Some demands of Seattle teachers union
• Interpretation and translation services for students | Better special education staffing ratios | Per-student funding for school libraries
• Cap class size for secondary classes | Ensure all paraprofessionals have a laptop | More days to finalize grades, close schools
• Increase hourly wages above the state's cost-of-living adjustment | Add incentive pay to attract substitutes
The first day for public schools students in Seattle is delayed after the teachers union became the latest in recent weeks to vote to go on strike, demanding more support for students with the greatest needs, workload balance and class size controls, along with better compensation.
The Seattle Education Association, which represents about 6,000 employees – including teachers and other school professionals – in Washington state’s largest public school district is set to begin its strike at 7:30 a.m. Wednesday, the same day school was to start for Seattle Public Schools’ 50,000 students.
The union is working with the school district to reach a contract agreement that “brings us back to the classrooms as fast as possible,” it said in a statement. “Educators want to be in the classrooms with their students and need SPS to give those students the supports and adult attention they deserve.”
In its own message to parents Tuesday, the school district said it “respects our educators and staff,” adding, “We are optimistic the bargaining teams will come to a positive solution for students, staff, and families.”
“Negotiations with SEA are ongoing,” the message said. “We are looking forward to beginning school and welcoming students and staff for the 2022-23 school year.”
Seattle Public Schools is the latest district to see the start of its academic year thrown into uncertainty as teachers unions across the country have gone on strike to demand better conditions for educators and students.
That includes the Kent School District in a Seattle suburb, where the Kent Education Association has been on strike since last month, delaying the start of the school year. Also last month, teachers and staff in Columbus, Ohio, went on strike, forcing classes to be held online until a resolution was reached.
In Seattle, the union’s negotiating priorities include more support for students, including interpretation and translation services for those receiving multilingual education and improved special education staffing ratios.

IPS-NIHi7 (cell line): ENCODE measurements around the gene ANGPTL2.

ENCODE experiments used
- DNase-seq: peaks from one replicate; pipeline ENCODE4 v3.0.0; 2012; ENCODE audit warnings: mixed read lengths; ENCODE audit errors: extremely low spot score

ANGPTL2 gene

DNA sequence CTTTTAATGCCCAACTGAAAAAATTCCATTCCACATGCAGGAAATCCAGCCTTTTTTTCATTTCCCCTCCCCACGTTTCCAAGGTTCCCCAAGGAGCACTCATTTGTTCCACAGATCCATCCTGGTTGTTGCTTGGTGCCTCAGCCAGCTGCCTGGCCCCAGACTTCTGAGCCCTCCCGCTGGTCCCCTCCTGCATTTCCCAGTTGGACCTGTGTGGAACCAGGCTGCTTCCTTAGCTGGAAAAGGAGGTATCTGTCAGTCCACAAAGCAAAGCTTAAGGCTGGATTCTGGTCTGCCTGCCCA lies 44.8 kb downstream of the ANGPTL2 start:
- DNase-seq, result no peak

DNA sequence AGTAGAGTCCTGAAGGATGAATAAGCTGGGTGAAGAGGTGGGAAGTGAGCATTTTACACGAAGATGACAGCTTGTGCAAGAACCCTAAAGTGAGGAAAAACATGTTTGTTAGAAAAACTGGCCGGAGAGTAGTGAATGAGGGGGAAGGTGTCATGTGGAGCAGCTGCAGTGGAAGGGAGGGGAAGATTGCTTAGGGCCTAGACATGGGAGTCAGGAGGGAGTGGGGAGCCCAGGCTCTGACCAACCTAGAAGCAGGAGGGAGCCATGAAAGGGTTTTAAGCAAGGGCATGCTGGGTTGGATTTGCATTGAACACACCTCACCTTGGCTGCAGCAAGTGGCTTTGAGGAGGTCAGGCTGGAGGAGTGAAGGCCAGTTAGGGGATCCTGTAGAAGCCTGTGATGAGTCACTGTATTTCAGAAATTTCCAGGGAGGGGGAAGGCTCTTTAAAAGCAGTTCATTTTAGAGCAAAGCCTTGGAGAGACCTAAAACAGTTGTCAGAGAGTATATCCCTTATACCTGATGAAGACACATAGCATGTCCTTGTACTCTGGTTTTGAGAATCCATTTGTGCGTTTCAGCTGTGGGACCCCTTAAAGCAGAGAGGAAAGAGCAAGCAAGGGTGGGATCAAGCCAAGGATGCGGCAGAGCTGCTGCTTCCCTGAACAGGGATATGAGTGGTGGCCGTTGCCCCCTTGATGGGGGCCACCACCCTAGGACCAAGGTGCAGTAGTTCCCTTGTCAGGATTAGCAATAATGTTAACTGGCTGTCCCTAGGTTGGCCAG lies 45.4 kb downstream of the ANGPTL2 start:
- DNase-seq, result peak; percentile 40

The union also wants more support and controls to prevent educator burnout, like capping some class sizes and making sure each paraprofessional has a laptop. Finally, the union wants to increase wages, add incentive pay to attract substitutes and protect educators’ ability to take personal days.
“93% of us are working more than our assigned or contract hours, and 25% of us are working 10+ additional hours a week,” the union wrote on its website. “When our jobs require work outside of contract hours, such as mandatory committee meetings, SPS must acknowledge it by removing other tasks or recognizing it with additional pay.”
The Seattle teachers union membership voted overwhelmingly in support of the strike, said its president, Jennifer Matter.
“We had a really difficult decision to make, and believe me, that decision was not taken lightly on whether or not we would authorize a strike,” Matter said. “Because no one wants to strike. It’s not something that people just choose but SPS has given us no choice because, again, we can’t go back to the way things have been we need to fight for something better.”
Following the union vote, Seattle Public Schools said in a statement it’s “committed to negotiating on a new contract with our educators.”
The union “did agree on Monday to meet with a mediator to help guide our conversations,” Beverly Redmond, the assistant superintendent of public affairs at the district, said in a statement.
In notifying families that schools would be closed Wednesday, the district noted meal sites will be open during the day and that it is working on child care resources.